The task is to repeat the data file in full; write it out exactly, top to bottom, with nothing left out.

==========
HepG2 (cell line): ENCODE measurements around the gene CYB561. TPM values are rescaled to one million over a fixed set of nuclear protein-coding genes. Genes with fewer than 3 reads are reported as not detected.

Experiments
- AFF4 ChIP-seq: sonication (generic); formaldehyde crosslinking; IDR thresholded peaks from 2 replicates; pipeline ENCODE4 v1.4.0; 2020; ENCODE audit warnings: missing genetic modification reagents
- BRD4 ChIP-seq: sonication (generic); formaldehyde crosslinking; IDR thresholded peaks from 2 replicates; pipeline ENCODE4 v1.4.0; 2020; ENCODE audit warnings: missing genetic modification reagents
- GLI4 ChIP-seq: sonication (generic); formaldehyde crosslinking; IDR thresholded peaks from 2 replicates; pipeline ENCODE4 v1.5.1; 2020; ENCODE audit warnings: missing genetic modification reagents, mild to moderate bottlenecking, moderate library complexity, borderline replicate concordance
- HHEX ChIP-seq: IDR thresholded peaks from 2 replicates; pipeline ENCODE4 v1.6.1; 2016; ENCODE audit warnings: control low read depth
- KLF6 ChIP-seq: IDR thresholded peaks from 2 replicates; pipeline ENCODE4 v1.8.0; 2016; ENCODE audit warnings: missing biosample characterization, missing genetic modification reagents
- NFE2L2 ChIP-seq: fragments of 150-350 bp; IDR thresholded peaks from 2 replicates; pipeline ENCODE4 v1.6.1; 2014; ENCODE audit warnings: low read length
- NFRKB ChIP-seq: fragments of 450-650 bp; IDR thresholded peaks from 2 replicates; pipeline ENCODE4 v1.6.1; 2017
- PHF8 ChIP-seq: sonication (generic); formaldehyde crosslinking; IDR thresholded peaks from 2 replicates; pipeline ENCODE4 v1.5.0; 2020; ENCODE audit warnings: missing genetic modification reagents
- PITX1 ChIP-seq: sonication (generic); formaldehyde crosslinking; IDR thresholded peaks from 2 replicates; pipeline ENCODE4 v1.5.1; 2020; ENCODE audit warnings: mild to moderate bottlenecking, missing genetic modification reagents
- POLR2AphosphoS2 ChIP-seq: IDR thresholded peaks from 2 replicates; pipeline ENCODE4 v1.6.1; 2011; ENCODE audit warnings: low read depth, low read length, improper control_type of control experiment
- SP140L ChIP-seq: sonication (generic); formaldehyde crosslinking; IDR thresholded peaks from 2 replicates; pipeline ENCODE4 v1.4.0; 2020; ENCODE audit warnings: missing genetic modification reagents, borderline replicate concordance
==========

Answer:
HepG2 (cell line): ENCODE measurements around the gene CYB561. TPM values are rescaled to one million over a fixed set of nuclear protein-coding genes. Genes with fewer than 3 reads are reported as not detected.

Experiments
- AFF4 ChIP-seq: sonication (generic); formaldehyde crosslinking; IDR thresholded peaks from 2 replicates; pipeline ENCODE4 v1.4.0; 2020; ENCODE audit warnings: missing genetic modification reagents
- BRD4 ChIP-seq: sonication (generic); formaldehyde crosslinking; IDR thresholded peaks from 2 replicates; pipeline ENCODE4 v1.4.0; 2020; ENCODE audit warnings: missing genetic modification reagents
- GLI4 ChIP-seq: sonication (generic); formaldehyde crosslinking; IDR thresholded peaks from 2 replicates; pipeline ENCODE4 v1.5.1; 2020; ENCODE audit warnings: missing genetic modification reagents, mild to moderate bottlenecking, moderate library complexity, borderline replicate concordance
- HHEX ChIP-seq: IDR thresholded peaks from 2 replicates; pipeline ENCODE4 v1.6.1; 2016; ENCODE audit warnings: control low read depth
- KLF6 ChIP-seq: IDR thresholded peaks from 2 replicates; pipeline ENCODE4 v1.8.0; 2016; ENCODE audit warnings: missing biosample characterization, missing genetic modification reagents
- NFE2L2 ChIP-seq: fragments of 150-350 bp; IDR thresholded peaks from 2 replicates; pipeline ENCODE4 v1.6.1; 2014; ENCODE audit warnings: low read length
- NFRKB ChIP-seq: fragments of 450-650 bp; IDR thresholded peaks from 2 replicates; pipeline ENCODE4 v1.6.1; 2017
- PHF8 ChIP-seq: sonication (generic); formaldehyde crosslinking; IDR thresholded peaks from 2 replicates; pipeline ENCODE4 v1.5.0; 2020; ENCODE audit warnings: missing genetic modification reagents
- PITX1 ChIP-seq: sonication (generic); formaldehyde crosslinking; IDR thresholded peaks from 2 replicates; pipeline ENCODE4 v1.5.1; 2020; ENCODE audit warnings: mild to moderate bottlenecking, missing genetic modification reagents
- POLR2AphosphoS2 ChIP-seq: IDR thresholded peaks from 2 replicates; pipeline ENCODE4 v1.6.1; 2011; ENCODE audit warnings: low read depth, low read length, improper control_type of control experiment
- SP140L ChIP-seq: sonication (generic); formaldehyde crosslinking; IDR thresholded peaks from 2 replicates; pipeline ENCODE4 v1.4.0; 2020; ENCODE audit warnings: missing genetic modification reagents, borderline replicate concordance